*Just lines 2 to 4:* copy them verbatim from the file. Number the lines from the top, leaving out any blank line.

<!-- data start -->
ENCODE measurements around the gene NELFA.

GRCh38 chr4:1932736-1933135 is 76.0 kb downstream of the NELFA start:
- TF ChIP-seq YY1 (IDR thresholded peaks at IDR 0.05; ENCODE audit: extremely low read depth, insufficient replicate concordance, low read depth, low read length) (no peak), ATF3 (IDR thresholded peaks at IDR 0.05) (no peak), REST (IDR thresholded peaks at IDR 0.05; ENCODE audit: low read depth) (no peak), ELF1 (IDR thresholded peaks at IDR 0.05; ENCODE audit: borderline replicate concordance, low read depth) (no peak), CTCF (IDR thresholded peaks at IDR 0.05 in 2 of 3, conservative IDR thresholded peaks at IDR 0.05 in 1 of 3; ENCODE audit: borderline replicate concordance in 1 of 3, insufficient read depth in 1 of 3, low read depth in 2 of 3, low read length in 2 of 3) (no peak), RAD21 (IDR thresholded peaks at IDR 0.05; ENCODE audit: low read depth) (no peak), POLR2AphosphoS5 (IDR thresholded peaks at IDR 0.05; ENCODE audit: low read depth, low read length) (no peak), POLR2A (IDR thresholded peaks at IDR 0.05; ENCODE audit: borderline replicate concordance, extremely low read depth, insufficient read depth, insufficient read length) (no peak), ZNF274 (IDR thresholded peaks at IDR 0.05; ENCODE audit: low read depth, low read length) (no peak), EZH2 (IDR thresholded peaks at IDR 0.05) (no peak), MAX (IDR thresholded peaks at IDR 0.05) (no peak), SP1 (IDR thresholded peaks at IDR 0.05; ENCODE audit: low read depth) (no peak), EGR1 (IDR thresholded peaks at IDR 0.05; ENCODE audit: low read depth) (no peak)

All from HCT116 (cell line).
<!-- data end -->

GRCh38 chr4:1932736-1933135 is 76.0 kb downstream of the NELFA start:
- TF ChIP-seq YY1 (IDR thresholded peaks at IDR 0.05; ENCODE audit: extremely low read depth, insufficient replicate concordance, low read depth, low read length) (no peak), ATF3 (IDR thresholded peaks at IDR 0.05) (no peak), REST (IDR thresholded peaks at IDR 0.05; ENCODE audit: low read depth) (no peak), ELF1 (IDR thresholded peaks at IDR 0.05; ENCODE audit: borderline replicate concordance, low read depth) (no peak), CTCF (IDR thresholded peaks at IDR 0.05 in 2 of 3, conservative IDR thresholded peaks at IDR 0.05 in 1 of 3; ENCODE audit: borderline replicate concordance in 1 of 3, insufficient read depth in 1 of 3, low read depth in 2 of 3, low read length in 2 of 3) (no peak), RAD21 (IDR thresholded peaks at IDR 0.05; ENCODE audit: low read depth) (no peak), POLR2AphosphoS5 (IDR thresholded peaks at IDR 0.05; ENCODE audit: low read depth, low read length) (no peak), POLR2A (IDR thresholded peaks at IDR 0.05; ENCODE audit: borderline replicate concordance, extremely low read depth, insufficient read depth, insufficient read length) (no peak), ZNF274 (IDR thresholded peaks at IDR 0.05; ENCODE audit: low read depth, low read length) (no peak), EZH2 (IDR thresholded peaks at IDR 0.05) (no peak), MAX (IDR thresholded peaks at IDR 0.05) (no peak), SP1 (IDR thresholded peaks at IDR 0.05; ENCODE audit: low read depth) (no peak), EGR1 (IDR thresholded peaks at IDR 0.05; ENCODE audit: low read depth) (no peak)

All from HCT116 (cell line).